Rising commodities prices driven by the Russia-Ukraine crisis threaten to undermine Kenya’s economy, increase poverty
Much of the early attention on the Russian-Ukraine conflict’s food security impacts has been concentrated on countries highly dependent on wheat imports from the Black Sea region. Given the important role that wheat products play in the diets of people in Egypt, Sudan, Yemen, Lebanon, and other countries, the interruption in Black Sea wheat trade and high prices have raised serious concerns about rising levels of food insecurity, poverty, and instability around the world.
The Russia-Ukraine crisis presents threats to Nigeria’s food security, but potential opportunities for the fertilizer, energy sectors
The current rise in global market prices for major food commodities almost mirrors that of the 2008 food crisis, presenting a worldwide threat to food security. The situation is particularly severe in Africa, where the COVID-19 pandemic and now the Russia-Ukraine crisis have exposed the vulnerability of food systems to major shocks, particularly in countries like Nigeria that rely heavily on imports of major staple foods such as rice and wheat.
IFPRI Global Food Policy Report 2022: Accelerating food systems transformation to combat climate change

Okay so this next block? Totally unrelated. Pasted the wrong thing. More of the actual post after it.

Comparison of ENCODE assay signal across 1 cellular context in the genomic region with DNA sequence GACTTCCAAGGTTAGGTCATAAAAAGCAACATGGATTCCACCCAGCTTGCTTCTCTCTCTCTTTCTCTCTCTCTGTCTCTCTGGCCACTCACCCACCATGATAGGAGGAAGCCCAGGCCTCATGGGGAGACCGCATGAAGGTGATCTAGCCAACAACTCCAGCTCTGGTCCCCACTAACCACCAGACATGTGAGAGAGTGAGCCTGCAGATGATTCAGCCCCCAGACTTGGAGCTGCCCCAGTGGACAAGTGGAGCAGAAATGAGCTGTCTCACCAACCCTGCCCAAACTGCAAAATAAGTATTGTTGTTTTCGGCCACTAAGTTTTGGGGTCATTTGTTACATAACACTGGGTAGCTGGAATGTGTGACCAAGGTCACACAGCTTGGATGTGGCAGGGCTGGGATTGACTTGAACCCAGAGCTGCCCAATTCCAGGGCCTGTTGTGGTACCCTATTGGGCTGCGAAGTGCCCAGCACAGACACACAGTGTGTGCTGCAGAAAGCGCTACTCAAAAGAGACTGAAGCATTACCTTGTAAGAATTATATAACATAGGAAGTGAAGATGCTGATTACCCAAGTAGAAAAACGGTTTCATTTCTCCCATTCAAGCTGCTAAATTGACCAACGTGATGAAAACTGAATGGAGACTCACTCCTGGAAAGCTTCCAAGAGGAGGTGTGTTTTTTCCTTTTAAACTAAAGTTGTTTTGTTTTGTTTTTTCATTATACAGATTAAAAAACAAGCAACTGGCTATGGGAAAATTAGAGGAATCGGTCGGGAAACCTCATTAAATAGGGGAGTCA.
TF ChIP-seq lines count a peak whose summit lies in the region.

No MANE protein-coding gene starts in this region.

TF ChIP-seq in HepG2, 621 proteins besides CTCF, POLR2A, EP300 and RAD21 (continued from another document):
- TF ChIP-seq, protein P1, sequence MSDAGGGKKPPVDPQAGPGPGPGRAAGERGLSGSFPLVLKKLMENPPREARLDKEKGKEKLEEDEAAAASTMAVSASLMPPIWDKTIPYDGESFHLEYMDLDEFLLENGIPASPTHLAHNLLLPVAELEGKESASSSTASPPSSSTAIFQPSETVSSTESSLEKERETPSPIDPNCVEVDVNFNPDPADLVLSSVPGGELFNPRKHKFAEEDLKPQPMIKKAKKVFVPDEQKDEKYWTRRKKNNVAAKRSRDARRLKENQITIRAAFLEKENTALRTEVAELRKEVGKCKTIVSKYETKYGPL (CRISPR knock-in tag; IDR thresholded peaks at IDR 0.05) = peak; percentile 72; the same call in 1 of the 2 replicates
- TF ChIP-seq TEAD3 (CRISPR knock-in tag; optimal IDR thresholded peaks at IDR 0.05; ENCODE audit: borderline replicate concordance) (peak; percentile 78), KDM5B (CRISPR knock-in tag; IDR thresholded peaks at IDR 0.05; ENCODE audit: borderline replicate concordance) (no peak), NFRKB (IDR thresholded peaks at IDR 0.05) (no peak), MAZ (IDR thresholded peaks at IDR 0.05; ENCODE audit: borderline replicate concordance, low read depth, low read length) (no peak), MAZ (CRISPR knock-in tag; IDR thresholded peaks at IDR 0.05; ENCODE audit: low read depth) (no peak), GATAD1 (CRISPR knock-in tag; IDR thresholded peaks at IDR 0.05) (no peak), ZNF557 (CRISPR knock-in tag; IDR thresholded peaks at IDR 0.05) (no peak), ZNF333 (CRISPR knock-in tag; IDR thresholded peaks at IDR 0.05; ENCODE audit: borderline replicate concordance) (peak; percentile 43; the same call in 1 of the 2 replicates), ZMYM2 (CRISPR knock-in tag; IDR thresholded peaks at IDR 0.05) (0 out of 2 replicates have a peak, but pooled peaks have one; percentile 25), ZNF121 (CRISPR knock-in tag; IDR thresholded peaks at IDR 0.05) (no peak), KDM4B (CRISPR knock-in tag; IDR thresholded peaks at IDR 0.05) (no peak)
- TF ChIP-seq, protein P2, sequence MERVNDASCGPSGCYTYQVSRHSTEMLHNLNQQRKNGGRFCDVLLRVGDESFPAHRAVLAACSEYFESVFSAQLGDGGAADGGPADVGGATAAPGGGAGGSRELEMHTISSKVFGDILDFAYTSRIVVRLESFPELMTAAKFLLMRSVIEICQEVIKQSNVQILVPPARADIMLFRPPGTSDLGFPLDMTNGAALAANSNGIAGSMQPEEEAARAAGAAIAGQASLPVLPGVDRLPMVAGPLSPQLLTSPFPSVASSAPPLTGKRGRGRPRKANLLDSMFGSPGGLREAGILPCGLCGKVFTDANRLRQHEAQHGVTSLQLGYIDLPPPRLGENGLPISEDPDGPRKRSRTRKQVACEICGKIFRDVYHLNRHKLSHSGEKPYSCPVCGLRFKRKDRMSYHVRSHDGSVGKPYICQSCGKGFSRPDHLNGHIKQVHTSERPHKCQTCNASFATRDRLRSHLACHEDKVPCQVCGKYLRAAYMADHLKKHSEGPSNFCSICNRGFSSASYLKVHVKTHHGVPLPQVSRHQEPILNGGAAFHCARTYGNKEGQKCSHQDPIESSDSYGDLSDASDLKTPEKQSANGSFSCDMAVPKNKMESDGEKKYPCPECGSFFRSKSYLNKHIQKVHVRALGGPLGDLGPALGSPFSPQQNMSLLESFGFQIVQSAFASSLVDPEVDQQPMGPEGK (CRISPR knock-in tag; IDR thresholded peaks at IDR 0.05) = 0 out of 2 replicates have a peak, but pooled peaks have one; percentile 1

In 2021, the United Nations Intergovernmental Panel on Climate Change sounded the alarm on a looming crisis: Climate change is generating a “code red for humanity” that requires urgent action. Food systems are deeply entwined with this crisis. In many regions, especially in the developing world, climate change has already started to reduce agricultural productivity and disrupt supply chains, putting pressure on livelihoods and threatening to significantly increase hunger and malnutrition, making adaptation efforts crucially important.
With the war in Ukraine continuing to disrupt global food markets and contribute to rising and volatile food prices, international policymakers are calling for coordination and humanitarian aid to prevent the situation from escalating into further food crisis.
In many places around the world, hunger is worse than ever before.
That’s the message of the 2022 Global Report on Food Crises (GRFC), released this week. The report paints a grim picture of global food security. Almost 193 million people across 53 countries/territories were acutely food insecure in 2021, up nearly 40 million people from 2020. This number represents a new record and is only expected to worsen throughout 2022.